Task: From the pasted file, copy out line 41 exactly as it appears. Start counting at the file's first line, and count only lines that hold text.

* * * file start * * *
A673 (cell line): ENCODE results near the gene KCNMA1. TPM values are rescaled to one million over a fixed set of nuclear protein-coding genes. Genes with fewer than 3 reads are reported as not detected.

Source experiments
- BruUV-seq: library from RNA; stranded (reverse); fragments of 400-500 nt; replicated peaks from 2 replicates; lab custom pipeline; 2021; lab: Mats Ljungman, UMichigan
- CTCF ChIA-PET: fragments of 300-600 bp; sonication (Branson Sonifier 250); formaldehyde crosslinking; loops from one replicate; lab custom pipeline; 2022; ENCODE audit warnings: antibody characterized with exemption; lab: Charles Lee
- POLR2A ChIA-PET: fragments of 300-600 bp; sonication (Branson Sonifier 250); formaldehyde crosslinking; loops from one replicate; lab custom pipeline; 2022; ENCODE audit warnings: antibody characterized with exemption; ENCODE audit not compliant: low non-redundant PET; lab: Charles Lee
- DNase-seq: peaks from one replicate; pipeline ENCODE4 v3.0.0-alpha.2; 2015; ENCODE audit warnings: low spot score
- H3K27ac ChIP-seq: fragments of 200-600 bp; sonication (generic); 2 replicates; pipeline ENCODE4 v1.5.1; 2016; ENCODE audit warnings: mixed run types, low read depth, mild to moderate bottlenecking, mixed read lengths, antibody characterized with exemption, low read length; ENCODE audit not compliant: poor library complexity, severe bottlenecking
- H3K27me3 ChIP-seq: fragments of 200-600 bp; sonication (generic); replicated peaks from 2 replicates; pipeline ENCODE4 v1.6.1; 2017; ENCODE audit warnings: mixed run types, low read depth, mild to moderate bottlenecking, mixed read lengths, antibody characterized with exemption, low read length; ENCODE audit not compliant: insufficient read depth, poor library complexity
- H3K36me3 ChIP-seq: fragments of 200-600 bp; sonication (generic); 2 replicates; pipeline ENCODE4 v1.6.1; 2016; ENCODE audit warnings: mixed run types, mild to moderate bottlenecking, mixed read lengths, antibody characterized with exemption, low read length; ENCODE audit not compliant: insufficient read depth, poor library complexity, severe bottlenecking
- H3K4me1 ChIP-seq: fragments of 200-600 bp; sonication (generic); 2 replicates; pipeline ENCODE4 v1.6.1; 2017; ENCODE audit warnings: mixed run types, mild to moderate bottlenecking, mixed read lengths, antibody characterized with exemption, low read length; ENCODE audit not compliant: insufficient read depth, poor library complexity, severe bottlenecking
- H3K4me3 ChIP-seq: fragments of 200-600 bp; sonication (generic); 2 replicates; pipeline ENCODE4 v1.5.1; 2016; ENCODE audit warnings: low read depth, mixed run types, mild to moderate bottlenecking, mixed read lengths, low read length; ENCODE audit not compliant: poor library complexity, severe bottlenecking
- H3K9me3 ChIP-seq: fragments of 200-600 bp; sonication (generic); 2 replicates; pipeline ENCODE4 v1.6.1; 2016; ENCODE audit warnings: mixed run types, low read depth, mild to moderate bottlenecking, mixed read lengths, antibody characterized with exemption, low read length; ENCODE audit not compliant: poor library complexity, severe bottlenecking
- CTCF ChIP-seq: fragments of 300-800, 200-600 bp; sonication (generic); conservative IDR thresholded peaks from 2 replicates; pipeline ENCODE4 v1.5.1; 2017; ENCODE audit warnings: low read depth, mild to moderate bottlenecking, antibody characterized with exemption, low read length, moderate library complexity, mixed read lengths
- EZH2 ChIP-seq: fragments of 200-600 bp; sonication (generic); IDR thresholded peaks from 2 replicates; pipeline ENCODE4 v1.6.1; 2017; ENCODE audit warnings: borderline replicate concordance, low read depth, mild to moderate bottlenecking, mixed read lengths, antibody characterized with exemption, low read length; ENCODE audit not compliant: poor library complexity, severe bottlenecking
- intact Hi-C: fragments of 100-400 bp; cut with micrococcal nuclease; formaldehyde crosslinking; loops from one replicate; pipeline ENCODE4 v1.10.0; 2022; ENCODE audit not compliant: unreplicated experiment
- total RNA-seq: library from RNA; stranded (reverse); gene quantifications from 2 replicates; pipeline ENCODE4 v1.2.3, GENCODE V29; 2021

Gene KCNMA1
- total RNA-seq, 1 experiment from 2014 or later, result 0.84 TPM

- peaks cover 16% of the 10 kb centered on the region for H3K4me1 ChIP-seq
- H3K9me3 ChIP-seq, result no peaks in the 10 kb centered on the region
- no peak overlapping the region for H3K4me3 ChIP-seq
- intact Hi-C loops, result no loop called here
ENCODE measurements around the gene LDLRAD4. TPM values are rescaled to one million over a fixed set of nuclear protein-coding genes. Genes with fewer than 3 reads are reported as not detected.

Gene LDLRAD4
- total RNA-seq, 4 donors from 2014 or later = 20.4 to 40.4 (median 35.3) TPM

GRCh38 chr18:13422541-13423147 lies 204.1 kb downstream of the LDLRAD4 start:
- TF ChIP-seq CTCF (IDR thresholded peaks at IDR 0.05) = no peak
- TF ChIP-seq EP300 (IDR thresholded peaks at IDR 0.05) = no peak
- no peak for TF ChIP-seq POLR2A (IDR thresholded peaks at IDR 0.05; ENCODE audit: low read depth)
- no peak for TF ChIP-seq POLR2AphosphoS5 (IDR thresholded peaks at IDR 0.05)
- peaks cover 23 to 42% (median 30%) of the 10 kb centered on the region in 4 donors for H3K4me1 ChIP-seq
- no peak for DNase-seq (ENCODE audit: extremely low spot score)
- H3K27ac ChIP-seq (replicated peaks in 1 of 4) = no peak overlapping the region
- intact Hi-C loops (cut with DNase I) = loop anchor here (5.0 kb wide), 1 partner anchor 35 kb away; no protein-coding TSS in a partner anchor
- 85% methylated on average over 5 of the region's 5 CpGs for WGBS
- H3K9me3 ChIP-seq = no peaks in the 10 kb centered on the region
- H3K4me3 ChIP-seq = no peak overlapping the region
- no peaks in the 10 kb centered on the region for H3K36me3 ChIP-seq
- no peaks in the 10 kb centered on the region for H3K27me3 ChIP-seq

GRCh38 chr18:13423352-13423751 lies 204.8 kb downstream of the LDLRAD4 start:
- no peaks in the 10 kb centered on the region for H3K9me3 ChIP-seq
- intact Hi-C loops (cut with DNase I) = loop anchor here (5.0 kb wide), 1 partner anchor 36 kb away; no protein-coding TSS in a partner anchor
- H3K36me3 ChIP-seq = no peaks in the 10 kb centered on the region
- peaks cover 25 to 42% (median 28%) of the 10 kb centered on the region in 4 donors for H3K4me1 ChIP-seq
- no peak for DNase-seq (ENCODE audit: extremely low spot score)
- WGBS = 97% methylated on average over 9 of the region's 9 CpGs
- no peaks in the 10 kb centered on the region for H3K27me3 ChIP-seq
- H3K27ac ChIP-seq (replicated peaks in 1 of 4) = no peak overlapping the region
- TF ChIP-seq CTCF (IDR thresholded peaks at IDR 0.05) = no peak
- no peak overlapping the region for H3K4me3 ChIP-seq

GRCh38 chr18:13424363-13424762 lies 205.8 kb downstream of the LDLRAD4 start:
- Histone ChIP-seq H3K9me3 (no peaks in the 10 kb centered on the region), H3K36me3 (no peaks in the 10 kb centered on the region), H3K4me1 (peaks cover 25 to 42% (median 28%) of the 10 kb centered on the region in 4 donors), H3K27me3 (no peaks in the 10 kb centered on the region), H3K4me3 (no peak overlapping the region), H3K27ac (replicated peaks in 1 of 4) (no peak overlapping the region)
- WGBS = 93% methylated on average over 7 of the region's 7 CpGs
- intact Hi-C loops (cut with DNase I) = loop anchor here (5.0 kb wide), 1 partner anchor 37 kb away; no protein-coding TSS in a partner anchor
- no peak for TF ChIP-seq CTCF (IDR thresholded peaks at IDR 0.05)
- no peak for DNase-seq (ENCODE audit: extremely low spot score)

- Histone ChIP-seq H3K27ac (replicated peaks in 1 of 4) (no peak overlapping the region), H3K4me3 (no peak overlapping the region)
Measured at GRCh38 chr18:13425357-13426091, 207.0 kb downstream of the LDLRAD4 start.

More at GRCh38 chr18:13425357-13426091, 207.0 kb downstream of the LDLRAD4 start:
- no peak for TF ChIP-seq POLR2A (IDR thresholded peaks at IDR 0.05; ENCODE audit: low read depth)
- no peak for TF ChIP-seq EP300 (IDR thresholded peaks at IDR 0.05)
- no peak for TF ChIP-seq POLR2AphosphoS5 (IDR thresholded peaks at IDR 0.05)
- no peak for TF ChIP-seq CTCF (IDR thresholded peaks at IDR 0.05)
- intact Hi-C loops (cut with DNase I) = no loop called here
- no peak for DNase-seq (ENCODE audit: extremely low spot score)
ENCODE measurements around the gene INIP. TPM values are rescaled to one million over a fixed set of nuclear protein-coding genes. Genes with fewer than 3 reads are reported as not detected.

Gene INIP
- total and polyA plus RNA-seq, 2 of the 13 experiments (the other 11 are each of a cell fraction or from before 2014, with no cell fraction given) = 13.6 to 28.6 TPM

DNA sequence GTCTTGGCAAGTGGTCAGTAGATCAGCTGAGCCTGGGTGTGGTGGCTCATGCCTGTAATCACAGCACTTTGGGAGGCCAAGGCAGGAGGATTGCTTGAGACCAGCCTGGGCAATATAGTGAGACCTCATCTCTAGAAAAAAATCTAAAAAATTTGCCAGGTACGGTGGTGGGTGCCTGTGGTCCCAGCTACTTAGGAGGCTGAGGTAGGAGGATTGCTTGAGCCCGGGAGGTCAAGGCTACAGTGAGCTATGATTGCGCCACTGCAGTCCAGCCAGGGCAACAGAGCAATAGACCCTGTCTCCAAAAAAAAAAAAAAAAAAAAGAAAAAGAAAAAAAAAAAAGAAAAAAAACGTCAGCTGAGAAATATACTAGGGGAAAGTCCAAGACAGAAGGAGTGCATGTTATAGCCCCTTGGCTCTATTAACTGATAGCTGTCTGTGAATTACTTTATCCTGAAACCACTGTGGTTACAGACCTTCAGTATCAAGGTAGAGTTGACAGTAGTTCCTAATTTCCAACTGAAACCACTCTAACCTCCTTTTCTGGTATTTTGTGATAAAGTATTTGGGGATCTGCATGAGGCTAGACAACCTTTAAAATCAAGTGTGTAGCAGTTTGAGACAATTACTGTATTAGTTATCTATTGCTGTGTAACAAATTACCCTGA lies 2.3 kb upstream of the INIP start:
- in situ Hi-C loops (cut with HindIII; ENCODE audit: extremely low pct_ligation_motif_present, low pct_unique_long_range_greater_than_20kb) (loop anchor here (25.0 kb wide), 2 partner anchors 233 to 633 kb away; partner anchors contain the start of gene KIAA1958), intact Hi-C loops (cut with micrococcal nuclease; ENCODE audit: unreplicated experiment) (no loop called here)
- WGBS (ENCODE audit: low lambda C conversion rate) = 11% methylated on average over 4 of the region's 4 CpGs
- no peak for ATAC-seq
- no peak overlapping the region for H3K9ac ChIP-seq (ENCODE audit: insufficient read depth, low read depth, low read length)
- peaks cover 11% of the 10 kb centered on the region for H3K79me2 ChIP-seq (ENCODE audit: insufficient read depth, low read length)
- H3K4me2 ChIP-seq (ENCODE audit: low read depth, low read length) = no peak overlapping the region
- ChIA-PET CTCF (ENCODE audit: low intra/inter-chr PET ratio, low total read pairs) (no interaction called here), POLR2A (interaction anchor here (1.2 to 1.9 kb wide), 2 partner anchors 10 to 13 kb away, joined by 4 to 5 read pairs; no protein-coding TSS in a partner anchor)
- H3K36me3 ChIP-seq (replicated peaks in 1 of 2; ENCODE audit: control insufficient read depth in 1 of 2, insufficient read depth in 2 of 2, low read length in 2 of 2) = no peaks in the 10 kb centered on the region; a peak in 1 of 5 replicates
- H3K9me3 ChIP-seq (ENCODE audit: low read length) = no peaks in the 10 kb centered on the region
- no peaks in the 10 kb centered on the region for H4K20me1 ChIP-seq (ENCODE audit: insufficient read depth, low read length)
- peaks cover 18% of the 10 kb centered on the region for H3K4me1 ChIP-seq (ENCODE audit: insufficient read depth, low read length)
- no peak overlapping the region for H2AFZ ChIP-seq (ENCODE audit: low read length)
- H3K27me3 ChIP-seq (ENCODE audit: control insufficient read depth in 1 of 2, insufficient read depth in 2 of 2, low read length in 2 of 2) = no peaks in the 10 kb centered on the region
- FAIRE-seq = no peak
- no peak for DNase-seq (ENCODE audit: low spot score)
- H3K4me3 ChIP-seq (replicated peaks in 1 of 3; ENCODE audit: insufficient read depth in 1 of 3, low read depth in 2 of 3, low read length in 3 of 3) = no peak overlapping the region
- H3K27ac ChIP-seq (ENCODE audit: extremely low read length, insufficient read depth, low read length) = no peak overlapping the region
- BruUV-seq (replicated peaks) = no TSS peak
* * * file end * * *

- no peaks in the 10 kb centered on the region for H3K9me3 ChIP-seq